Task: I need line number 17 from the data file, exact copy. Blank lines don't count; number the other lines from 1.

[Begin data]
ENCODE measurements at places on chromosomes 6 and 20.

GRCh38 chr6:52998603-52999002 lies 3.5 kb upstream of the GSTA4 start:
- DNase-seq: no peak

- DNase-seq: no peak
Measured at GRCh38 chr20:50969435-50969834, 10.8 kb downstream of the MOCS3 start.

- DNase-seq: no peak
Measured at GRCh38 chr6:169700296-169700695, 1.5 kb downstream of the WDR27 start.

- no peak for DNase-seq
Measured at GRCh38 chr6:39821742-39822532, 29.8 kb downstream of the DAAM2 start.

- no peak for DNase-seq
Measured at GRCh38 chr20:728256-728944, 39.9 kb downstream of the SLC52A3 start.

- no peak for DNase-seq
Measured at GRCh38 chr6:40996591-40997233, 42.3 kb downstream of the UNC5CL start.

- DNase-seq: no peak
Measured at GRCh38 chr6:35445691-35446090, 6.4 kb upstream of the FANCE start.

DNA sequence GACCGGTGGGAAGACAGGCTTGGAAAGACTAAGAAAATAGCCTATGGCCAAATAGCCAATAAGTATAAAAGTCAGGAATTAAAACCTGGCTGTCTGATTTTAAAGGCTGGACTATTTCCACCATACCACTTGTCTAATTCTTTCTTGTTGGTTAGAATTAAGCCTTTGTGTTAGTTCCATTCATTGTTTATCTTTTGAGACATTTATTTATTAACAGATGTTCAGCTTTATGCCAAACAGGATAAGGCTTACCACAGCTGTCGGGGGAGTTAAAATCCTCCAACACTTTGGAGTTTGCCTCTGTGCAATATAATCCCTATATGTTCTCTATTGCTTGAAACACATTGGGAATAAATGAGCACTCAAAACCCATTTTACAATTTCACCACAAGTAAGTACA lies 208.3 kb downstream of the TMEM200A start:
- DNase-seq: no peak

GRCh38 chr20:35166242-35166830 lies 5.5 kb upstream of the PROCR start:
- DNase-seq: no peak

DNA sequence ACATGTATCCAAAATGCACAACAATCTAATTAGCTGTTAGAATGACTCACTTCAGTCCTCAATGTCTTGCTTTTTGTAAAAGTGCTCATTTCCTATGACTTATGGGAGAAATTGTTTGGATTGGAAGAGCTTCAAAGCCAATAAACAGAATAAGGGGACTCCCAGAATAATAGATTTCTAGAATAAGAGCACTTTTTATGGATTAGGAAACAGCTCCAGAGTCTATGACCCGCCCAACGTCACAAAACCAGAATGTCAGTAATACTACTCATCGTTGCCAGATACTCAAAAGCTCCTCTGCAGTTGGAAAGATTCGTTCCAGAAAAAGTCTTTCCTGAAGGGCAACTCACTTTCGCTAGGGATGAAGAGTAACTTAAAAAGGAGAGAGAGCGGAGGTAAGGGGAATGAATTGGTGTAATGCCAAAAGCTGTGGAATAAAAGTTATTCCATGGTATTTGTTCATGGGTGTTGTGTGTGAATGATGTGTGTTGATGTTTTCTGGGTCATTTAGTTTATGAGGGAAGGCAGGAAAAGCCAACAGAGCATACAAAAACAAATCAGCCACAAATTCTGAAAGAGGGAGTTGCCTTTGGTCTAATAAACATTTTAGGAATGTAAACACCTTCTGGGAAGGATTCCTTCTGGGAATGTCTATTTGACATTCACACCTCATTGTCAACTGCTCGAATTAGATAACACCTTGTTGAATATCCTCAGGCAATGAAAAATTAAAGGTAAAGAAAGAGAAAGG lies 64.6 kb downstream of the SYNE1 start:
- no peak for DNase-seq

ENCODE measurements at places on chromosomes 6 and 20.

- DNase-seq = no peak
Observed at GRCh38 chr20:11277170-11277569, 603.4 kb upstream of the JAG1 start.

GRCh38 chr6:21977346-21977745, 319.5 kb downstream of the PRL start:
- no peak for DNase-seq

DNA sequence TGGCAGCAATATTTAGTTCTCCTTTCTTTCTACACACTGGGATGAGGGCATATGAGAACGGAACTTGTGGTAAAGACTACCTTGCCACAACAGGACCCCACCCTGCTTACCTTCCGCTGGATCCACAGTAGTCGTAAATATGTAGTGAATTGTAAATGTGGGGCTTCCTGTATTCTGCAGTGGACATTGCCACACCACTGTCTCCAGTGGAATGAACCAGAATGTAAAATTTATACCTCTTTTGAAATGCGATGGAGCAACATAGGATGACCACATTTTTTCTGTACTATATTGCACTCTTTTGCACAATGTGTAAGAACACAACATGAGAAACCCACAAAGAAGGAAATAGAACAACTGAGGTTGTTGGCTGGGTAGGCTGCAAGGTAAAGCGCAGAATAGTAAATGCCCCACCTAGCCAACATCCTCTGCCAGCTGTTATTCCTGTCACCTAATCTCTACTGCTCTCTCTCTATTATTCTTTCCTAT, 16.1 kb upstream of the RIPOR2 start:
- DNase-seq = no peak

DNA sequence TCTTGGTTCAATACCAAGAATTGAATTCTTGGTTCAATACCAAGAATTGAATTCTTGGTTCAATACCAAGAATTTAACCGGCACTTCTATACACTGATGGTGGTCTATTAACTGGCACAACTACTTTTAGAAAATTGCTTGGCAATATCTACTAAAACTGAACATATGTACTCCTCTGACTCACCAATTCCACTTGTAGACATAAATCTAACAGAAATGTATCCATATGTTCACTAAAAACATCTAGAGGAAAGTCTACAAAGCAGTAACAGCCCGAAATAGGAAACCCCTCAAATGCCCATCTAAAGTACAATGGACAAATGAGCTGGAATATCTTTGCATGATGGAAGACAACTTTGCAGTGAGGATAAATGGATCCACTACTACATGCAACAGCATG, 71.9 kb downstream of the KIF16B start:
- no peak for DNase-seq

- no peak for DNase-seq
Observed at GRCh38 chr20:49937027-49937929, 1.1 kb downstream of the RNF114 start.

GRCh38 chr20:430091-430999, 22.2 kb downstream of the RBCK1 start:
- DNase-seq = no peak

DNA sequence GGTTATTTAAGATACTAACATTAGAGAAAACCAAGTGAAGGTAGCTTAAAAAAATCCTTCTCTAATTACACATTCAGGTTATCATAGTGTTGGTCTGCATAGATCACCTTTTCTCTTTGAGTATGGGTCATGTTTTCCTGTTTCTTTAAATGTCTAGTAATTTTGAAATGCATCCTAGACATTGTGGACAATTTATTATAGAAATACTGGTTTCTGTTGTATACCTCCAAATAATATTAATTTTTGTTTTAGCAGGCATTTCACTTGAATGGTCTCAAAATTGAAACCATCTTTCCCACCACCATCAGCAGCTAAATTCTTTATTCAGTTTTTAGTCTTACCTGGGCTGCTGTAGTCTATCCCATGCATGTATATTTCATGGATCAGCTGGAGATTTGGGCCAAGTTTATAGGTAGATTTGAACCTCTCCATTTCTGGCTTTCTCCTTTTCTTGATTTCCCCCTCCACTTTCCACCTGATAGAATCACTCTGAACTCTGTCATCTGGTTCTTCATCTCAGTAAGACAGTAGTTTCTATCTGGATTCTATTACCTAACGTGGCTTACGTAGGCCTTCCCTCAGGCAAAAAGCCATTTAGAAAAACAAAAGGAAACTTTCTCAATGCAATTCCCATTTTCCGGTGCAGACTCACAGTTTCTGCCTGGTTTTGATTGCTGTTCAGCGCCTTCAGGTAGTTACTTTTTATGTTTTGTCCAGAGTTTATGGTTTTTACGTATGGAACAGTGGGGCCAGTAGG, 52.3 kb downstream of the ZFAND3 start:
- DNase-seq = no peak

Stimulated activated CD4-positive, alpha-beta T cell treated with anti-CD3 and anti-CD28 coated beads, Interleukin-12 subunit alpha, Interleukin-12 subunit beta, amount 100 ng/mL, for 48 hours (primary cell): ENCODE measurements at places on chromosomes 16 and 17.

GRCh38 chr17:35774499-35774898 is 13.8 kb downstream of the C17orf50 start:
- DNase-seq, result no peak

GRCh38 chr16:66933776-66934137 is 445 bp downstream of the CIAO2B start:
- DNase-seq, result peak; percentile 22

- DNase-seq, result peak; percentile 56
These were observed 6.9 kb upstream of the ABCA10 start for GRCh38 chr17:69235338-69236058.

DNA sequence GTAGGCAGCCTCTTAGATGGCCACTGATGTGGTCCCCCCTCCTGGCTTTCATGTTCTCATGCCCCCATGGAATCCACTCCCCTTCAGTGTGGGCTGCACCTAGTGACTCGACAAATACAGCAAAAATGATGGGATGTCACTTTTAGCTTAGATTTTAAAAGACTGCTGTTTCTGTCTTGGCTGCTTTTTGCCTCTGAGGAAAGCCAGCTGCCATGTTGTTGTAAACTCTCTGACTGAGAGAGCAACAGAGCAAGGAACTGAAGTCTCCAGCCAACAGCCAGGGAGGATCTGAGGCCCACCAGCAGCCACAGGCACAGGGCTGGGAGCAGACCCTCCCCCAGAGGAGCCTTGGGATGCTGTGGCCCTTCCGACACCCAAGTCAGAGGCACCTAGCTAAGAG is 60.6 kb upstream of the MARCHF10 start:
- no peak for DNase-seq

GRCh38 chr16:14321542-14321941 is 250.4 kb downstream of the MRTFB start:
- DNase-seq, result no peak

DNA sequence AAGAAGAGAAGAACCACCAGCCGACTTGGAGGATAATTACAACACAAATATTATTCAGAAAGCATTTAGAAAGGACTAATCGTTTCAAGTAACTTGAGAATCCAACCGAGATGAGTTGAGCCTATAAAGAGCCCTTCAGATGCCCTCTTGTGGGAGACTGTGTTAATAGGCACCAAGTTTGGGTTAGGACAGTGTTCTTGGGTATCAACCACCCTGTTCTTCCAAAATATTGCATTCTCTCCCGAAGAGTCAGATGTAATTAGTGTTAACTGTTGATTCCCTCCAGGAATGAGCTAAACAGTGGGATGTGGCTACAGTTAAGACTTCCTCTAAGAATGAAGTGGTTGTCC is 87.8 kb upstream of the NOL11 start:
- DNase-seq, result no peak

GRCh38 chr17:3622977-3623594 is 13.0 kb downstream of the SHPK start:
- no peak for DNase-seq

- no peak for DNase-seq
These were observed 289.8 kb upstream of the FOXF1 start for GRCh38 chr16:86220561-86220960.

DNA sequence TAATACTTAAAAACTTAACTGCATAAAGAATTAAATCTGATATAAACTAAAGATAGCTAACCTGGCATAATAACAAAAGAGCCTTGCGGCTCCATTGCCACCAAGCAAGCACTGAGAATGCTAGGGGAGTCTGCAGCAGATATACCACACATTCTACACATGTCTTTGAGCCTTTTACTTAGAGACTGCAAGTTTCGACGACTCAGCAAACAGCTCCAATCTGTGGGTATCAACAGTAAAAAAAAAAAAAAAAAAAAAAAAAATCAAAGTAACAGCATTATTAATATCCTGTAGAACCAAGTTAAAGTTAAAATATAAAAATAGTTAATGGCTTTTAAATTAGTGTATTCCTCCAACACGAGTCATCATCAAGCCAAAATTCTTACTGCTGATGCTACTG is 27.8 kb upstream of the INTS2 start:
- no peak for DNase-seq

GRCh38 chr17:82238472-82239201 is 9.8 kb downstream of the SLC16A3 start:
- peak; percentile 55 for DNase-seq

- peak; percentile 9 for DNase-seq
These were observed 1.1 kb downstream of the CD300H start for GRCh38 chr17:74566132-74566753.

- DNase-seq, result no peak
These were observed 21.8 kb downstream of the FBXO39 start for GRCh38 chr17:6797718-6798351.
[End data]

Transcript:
- DNase-seq: no peak